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COMMENT: The Orwellian tinge to the coverage of the Ukrainian coup has masked the nature of the militant vanguard and core of the movement–Swoboda [“Svoboda”], Pravy Sektor and other, lesser-known elements allied with them.
These groups are fascist in nature, with a heritage stretching back to the Third Reich’s OUN/B allies, perpetuated in the post-World War II period by elements of CIA, MI6 BND and organizations like the Anti-Bolshevik of Nations. All of these groups are ultimately, beholden to, and allied with the Underground Reich.
Two recent posts  from the International Business Times  illustrate and define what might be termed “the ideological/political bouquet” of the opposition forces that ousted Yanukovych (who, like most of the leaders who have come to power in the former Soviet republics and a plethora of leaders elsewhate, was manifestly incompetent and corrupt.)
Writer Palosh Ghosh notes that Swoboda–the largest of these groups–has generated considerable gravitas from young, educated Ukrainians who are disgusted with the moribund economy. Historically, economic deprivation has lent popular support to the ranks of fascist organizations.
Swoboda parliamentarian Yuriy Mykhalchyshyn has quoted Third Reich luminaries such as Joseph Goebbels, Gregor Strasser and Ernst Rohm in his political speeches, and the deputy chief of Swoboda, Ihor Miroshnychenko, has termed Ukrainian-born actress Mila Kunis “a dirty Jewess.”
In an update, “Pterrafractyl” informs us that the chief prosecutor  in the new interim Ukrainian government is a member of Swoboda.
The popular chants  of the Euromaidan demonstrators are those of the OUN/B.
EXCERPT: . . . .However, despite its extremist rhetoric, Svoboda cannot be called a “fringe” party – indeed, it currently occupies 36 seats in the 450-member Ukrainian parliament, granting it status as the fourth-largest party in the country. Further, Svoboda is linked to other far-right groups across Europe through its membership in the Alliance of European National Movements, which includes the British National Party (BNP) of the United Kingdom and Jobbik, the neo-fascist, anti-Semitic and anti-Roma party of Hungary. The leader of Svoboda, Oleh Tyahnybok, who has appeared at the Kiev protests, has a long history of making inflammatory anti-Semitic statements, including the accusation during a 2004 speech before parliament that Ukraine is controlled by a “Muscovite-Jewish mafia.” [Swoboda Member of Parliament Ihor] Miroshnychenko also called the Ukrainian-born American film actress Mila Kunis a “dirty Jewess.”
Tyahnybok has also claimed that “organized Jewry” dominate Ukrainian media and government, have enriched themselves through criminal activities and plan to engineer a “genocide” upon the Christian Ukrainian population. Another top Svoboda member, Yuriy Mykhalchyshyn, a deputy in parliament, often quotes Nazi Propaganda Minister Joseph Goebbels, as well as other Third Reich luminaries like Ernst Rohm and Gregor Strasser. . . .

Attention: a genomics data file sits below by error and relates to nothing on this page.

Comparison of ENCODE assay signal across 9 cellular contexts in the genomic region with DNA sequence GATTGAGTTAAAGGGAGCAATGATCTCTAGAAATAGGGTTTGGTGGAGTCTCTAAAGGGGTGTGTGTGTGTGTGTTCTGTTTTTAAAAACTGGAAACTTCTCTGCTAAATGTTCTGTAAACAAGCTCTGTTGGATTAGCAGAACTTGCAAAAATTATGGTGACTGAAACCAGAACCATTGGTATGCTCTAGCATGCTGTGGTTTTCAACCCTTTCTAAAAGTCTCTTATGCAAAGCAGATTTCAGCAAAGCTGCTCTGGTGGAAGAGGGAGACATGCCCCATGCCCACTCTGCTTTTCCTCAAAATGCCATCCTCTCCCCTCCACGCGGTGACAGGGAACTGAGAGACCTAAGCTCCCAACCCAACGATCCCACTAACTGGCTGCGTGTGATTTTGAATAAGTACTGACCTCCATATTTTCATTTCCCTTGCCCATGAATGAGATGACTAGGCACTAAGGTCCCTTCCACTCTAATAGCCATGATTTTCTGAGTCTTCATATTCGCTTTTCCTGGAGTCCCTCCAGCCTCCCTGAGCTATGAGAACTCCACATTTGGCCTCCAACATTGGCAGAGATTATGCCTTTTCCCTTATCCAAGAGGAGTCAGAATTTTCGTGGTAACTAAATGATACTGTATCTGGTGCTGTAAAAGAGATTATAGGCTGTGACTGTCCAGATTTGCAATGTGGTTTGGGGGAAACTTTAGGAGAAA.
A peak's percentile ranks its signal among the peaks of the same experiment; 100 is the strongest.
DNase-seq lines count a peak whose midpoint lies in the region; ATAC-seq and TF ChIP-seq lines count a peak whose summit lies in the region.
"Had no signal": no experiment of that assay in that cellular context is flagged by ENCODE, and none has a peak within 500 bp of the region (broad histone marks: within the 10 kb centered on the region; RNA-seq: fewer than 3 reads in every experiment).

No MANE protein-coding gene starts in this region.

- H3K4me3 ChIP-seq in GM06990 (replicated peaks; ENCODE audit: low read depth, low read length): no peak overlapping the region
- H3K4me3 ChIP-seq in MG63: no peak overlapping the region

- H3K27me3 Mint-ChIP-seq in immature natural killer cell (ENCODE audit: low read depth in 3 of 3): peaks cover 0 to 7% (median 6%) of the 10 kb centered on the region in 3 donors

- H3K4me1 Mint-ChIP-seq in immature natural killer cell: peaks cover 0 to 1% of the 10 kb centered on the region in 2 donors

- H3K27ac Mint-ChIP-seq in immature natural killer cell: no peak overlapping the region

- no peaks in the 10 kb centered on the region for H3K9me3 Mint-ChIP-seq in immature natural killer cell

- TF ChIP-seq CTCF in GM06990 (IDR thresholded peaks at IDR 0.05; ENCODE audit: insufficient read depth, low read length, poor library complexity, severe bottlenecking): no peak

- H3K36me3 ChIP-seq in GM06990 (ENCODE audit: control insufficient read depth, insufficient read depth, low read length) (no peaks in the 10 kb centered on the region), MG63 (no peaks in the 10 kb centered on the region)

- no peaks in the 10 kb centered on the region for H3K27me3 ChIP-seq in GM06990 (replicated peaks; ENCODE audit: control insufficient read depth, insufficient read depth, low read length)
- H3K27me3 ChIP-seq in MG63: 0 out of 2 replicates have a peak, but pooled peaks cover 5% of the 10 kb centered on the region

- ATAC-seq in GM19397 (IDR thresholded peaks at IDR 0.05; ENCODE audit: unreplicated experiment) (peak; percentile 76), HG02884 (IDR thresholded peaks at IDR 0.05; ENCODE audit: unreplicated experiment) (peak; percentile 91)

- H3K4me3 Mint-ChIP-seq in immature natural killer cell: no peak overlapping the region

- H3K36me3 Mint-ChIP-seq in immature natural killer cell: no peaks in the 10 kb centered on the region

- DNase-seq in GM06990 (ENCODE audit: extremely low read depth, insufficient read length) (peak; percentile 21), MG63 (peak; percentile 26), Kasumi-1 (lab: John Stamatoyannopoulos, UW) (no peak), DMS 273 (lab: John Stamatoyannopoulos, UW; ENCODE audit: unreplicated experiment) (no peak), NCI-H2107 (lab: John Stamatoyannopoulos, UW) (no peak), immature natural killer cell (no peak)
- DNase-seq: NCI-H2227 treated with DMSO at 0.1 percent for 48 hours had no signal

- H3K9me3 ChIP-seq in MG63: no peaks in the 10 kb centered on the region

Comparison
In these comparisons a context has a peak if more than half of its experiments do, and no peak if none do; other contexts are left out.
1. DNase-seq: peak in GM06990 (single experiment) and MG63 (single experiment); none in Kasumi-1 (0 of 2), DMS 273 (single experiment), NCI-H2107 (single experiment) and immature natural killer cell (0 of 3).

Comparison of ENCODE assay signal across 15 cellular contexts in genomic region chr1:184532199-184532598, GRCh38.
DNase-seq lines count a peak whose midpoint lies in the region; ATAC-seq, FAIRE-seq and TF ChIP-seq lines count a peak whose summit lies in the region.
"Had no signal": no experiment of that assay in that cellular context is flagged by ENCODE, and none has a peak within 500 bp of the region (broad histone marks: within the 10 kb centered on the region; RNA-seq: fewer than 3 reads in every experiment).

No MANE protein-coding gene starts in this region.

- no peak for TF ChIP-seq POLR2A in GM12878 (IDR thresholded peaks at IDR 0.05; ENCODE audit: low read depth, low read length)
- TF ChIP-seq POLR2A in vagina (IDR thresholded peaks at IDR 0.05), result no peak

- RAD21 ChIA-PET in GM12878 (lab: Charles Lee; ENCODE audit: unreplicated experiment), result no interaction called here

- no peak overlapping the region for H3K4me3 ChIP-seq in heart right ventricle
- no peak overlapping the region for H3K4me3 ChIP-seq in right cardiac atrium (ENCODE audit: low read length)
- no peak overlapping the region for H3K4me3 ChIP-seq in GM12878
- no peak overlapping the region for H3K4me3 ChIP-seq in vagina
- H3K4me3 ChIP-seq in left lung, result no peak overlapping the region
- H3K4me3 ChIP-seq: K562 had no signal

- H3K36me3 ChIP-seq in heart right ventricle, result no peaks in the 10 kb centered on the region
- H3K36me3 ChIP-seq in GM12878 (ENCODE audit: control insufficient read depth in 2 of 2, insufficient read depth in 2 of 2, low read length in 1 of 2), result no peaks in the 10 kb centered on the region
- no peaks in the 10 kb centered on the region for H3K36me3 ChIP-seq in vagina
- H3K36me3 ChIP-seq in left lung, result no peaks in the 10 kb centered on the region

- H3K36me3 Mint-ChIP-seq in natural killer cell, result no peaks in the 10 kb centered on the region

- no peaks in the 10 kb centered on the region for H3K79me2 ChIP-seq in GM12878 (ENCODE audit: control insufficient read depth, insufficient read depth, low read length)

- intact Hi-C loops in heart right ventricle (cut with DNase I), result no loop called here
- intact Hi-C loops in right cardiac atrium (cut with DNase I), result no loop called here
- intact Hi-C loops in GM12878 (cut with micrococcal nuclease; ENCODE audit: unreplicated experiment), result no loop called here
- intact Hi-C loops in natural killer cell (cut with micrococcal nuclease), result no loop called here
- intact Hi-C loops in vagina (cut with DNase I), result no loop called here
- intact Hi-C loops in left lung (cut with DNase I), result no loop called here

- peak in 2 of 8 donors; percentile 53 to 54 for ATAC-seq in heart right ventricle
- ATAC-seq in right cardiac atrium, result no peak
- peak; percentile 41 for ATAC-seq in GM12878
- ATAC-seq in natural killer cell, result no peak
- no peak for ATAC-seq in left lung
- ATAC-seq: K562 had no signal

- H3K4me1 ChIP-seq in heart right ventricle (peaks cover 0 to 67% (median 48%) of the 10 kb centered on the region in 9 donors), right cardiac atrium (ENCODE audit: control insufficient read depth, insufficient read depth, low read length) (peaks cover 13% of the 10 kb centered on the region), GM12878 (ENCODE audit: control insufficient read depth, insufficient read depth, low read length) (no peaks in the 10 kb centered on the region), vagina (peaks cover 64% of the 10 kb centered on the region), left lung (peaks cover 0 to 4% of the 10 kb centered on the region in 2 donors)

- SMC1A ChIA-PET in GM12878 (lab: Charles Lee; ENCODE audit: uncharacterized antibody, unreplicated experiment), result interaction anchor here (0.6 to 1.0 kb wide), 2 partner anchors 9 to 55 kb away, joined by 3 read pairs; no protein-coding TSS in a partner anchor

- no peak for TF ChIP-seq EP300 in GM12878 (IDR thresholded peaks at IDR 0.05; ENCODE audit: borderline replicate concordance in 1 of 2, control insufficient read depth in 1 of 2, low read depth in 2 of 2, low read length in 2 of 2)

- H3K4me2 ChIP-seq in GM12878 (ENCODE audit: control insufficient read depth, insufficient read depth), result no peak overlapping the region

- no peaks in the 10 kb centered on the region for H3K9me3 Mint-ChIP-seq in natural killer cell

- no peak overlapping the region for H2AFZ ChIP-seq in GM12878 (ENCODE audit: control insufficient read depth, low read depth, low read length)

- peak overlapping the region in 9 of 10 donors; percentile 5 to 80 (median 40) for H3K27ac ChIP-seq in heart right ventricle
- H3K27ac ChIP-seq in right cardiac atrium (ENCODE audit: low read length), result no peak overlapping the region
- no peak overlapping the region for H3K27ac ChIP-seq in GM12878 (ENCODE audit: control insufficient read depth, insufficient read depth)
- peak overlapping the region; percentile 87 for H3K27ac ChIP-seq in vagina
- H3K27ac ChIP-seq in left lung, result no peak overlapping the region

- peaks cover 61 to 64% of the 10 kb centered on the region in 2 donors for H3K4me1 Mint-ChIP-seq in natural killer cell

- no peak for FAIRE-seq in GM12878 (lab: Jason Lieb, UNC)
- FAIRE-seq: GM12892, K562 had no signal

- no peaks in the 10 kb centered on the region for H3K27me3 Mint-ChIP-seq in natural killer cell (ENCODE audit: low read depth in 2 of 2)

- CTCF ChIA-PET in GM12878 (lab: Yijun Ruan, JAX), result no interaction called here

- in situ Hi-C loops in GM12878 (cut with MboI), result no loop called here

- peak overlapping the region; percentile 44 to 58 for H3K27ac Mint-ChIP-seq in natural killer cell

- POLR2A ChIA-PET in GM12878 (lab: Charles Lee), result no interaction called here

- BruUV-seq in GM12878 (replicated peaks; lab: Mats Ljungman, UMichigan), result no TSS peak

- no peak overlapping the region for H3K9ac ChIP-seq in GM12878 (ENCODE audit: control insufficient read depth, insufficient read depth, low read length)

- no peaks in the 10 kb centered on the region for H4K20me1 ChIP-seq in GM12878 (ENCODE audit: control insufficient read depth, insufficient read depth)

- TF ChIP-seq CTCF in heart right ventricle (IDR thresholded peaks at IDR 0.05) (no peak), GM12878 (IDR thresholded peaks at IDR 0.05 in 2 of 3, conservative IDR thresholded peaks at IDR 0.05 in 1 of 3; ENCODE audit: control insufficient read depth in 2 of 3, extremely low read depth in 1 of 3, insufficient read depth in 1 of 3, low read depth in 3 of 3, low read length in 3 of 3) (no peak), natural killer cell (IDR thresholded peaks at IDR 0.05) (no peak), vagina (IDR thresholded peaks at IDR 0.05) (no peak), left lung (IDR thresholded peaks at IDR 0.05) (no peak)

. . . . Founded in 1991 as the Social-National Party of Ukraine, Svoboda has apparently appealed to hundreds of thousands of Ukrainians tired of economic woes and rampant corruption in government. Reports also suggest that the party has derived significant support from the well educated and the young, who suffer from high unemployment. . . . .
. . . . Ihor Miroshnychenko, the deputy chief of Svoboda, wrote on his Facebook account: “[Kunis] is not Ukrainian, she is a Yid. She is proud of it, so [the] Star of David be with her.” . . . .
After months of mass unrest in Ukraine, culminating in deadly violence and the removal of the elected President, Viktor Yanukovych, we look at some of the key players emerging.
The members of the new government have to be approved by parliament.
Oleksander Turchynov, interim president
Propelled to the top by the collapse of the Yanukovych administration, the new parliamentary speaker and acting president is considered the right-hand man of Yulia Tymoshenko, who was Mr Yanukovych’s arch-rival at the 2010 presidential election.
An important figure in the 2004 Orange Revolution, the 49-year-old briefly served as head of the domestic security agency, the SBU, then as a deputy prime minister.
While he may enjoy credibility with some protesters — he was injured in the face by shrapnel during the violence in Kiev this winter — he appears to lack charisma and is not ultimately seen as a presidential candidate.
Oleh Makhnitskyy, acting chief prosecutor
The 43-year-old member of the far-right Svoboda party was little known on the national political scene before his appointment by parliament.
A lawyer from Lviv, he worked as an investigator with a local prosecutor’s office in the late 1990s before moving into politics.
EXCERPT: . . . . Svoboda is the most visible party on the square, it has essentially taken over Kiev City Hall as its base of operations, and it has a large influence in the protestors’ security forces.
It also has revived three slogans originating in the Ukrainian nationalist movement of the 1930s [i.e. the OUN/B–D.E.] that have become the most popular chants at Euromaidan. Almost all speakers on Independence Square—even boxer-turned-opposition-leader Vitaly Klitschko, who has lived mostly in Germany and has a US residence permit—start and end with the slogan, “Glory to Ukraine!,” to which the crowd responds “To heroes glory!” Two other nationalist call-and-response slogans often heard on the square are “Glory to the nation! Death to enemies!” and “Ukraine above all!” . . .